Outstanding State Trail Program

 

Oregon

Interpretive boardwalk in Oregon's Willamette Valley

Oregon provides multiple examples of creative and effective use of RTP funds.

Oregon utilizes of team of experienced professionals to maximize the limited resources available, including a State Trails Coordinator, a Grant Program Coordinator and staff from the All-Terrain Vehicle Program and Recreation Programs and Planning Office. In its administration of the RTP program, Oregon uses a scoring criterion that is specific to motorized, non-motorized and water trail projects. They are equally weighted. The criteria are based on statewide planning for the State Trails Plan and SCORP, that is, the Statewide Comprehensive Outdoor Recreation Plan, and take into account rural and urban differences and the regional trail needs in Oregon.

Oregon relies on an RTP Grant Committee that is representative of trails users in Oregon. The committee consists of motorized, non-motorized, federal land manager and ADA representatives. Oregon also works to get representation from all regions in the state. Up to one third of the Grant Committee membership rotates each year, adding new members while ensuring that two thirds of the committee has experience and history with the grant program.

Oregon's Basket Slough NWR was the site of the dedication of the 1,000th National Recreation Trail

Oregon's Basket Slough NWR was the site of the dedication of the 1,000th National Recreation Trail

Oregon provides multiple examples of creative and effective use of RTP funds, including the Prospector Trail linking two rural communities (Canyon City and John Day) via a four-mile trail. All the schools are in one community, but shared park and ball fields are in the other – and no trail connected them. The state trail program worked with community leaders to design and build a trail at reasonable costs that is now used for many purposes, including a "Walking School Bus" effort, where adults walk students home from school.

In the City of Salem, RTP funds converted an abandoned railroad bridge to connect two city parks and Downtown Salem with West Salem.

In the City of Salem, RTP funds converted an abandoned railroad bridge to connect two city parks and Downtown Salem with West Salem.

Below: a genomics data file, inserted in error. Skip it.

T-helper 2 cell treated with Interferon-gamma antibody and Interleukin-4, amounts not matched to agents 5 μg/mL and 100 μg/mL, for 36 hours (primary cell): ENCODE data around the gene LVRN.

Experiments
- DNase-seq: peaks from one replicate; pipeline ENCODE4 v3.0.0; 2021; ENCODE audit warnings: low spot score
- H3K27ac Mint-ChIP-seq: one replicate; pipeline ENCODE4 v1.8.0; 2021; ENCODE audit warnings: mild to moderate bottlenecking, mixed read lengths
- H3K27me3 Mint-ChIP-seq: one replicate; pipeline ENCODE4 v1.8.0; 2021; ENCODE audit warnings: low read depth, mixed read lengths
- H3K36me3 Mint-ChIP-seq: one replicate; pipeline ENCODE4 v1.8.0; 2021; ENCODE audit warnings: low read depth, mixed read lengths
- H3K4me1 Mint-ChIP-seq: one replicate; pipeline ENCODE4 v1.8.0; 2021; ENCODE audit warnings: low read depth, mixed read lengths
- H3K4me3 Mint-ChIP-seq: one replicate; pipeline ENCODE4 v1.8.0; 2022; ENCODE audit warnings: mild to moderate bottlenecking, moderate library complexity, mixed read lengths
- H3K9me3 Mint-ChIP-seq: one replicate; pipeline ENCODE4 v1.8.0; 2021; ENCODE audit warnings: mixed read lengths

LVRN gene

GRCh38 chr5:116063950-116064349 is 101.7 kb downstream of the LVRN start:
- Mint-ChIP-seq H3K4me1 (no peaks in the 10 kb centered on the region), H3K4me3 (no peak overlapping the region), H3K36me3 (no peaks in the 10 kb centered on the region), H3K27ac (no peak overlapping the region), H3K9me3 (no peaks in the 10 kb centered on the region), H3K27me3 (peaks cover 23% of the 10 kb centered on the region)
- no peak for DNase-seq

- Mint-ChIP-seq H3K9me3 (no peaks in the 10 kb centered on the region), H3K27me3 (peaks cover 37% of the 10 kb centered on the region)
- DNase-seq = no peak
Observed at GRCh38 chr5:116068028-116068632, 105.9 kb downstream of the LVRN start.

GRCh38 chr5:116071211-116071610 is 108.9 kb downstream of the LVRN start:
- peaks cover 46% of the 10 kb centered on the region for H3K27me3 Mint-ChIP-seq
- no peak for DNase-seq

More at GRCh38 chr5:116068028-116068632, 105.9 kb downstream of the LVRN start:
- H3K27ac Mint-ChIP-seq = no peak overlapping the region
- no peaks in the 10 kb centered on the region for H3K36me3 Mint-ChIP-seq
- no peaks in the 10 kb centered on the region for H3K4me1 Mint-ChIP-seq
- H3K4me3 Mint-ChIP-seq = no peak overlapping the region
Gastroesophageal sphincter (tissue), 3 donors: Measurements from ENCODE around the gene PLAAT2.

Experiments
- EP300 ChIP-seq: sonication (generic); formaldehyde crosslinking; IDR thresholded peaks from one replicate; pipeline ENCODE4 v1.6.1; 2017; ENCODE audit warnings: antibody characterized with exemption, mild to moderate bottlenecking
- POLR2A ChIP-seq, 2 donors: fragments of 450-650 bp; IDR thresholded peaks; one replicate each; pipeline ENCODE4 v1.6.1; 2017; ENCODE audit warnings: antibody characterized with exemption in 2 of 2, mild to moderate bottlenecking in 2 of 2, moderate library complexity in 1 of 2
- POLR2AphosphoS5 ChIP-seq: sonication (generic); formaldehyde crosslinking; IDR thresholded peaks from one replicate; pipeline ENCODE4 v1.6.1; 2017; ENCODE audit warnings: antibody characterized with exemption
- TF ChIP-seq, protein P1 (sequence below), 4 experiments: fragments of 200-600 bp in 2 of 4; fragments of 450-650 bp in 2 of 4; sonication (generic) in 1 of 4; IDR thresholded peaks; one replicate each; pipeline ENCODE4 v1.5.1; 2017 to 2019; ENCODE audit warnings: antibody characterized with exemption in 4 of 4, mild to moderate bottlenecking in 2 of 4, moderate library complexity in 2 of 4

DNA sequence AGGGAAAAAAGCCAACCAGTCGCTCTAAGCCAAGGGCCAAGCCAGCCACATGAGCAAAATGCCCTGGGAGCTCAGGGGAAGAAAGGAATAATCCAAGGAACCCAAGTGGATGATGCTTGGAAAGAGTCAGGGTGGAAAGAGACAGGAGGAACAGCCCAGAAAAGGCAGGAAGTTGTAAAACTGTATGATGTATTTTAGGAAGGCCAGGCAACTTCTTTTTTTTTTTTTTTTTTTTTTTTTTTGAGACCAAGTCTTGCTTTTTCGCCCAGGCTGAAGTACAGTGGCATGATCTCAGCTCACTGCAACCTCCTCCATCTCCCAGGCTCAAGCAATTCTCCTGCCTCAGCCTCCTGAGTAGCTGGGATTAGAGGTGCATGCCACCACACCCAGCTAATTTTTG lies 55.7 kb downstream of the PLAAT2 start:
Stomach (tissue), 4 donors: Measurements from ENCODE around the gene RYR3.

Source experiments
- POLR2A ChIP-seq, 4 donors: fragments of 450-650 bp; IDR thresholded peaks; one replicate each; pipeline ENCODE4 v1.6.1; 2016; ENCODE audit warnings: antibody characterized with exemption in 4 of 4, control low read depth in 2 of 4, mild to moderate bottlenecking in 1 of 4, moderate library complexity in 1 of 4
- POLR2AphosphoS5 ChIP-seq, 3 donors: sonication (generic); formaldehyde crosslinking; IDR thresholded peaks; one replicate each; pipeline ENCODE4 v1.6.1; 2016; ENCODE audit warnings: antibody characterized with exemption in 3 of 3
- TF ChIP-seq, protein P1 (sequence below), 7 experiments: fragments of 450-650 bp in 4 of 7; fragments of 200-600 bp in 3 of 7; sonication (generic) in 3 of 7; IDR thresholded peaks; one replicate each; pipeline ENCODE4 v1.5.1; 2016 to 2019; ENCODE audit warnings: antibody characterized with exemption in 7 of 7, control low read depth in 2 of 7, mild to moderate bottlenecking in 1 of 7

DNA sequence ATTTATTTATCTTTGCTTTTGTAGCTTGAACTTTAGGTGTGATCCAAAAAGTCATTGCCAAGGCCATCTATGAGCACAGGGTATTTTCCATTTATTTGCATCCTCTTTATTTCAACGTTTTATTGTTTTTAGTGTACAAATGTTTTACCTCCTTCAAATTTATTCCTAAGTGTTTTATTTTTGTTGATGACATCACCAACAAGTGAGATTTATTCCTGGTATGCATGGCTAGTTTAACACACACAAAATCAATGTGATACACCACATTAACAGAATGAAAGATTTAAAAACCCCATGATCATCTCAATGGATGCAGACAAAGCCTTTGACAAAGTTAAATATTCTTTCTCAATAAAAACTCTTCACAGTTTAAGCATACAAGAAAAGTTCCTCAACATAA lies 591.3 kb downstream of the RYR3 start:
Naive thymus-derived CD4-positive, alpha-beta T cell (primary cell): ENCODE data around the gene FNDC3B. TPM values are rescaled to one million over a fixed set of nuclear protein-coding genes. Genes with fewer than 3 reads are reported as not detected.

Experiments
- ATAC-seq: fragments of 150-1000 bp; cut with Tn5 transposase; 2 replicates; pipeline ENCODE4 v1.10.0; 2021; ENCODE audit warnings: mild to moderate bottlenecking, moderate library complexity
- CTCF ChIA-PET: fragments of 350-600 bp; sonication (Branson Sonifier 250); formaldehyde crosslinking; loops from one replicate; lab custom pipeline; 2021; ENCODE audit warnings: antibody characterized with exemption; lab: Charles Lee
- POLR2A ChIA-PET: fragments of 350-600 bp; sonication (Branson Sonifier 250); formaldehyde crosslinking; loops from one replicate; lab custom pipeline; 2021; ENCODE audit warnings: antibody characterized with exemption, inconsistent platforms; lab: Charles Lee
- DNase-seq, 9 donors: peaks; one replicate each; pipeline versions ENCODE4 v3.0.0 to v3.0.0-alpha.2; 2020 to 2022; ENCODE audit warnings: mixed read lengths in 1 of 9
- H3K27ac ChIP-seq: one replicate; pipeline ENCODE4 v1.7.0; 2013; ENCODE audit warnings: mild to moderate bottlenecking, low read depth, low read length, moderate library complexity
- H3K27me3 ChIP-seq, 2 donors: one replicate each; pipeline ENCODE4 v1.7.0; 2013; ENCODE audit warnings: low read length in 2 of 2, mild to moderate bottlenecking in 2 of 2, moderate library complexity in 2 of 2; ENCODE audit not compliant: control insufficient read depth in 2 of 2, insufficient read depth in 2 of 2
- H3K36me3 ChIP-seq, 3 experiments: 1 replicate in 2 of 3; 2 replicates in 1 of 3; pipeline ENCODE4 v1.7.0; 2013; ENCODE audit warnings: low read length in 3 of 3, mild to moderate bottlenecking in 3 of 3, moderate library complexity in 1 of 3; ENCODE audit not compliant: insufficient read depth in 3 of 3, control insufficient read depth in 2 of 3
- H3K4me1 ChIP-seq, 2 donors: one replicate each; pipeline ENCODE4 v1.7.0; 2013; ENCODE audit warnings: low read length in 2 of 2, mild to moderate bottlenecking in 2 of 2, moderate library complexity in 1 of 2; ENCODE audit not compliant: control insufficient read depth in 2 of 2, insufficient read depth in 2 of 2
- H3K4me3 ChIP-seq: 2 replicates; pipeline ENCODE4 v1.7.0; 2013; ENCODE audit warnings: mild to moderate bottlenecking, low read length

The OregonTrailFinder.com project was the first effort at a comprehensive web page for all trails in Oregon. This has evolved into The Intertwine Alliance website, which allows residents and visitors to search for trails by proximity to a location or by trail type.

Oregon supports trail program efforts in many ways. It communicates regularly with trail, environmental and other outdoor interests through mail and email and conducts three grant-writing workshops annually to educate potential applicants.

Oregon is noted for support of intermodal trails linking transportation and recreation routes

Oregon is noted for support of intermodal trails linking transportation and recreation routes

Oregon views the RTP Program as an integral component of a statewide trails program, and integrates RTP efforts with other planning and assistance programs. This helps keep trails centrally involved in statewide recreation and transportation plans. The agency has made the State Trails Coordinator a member of the Oregon Scenic Byways Committee.

The State Trails Coordinator also reviews and scores Transportation Enhancement program projects that pertain to non-motorized projects. The program is represented on the Oregon DOT Bike and Pedestrian Advisory Committee. Recently, the agency developed a new Scenic Bikeway program that increases communication with Oregon DOT, federal land managers, local road masters, and tourism organizations throughout the state.


More winners of this award

2017: Arizona State Parks and Trails

2015: Montana

2015: Washington

2013: West Virginia

2012: Tennessee Greenways and Trails Program

2011: California

2010: Vermont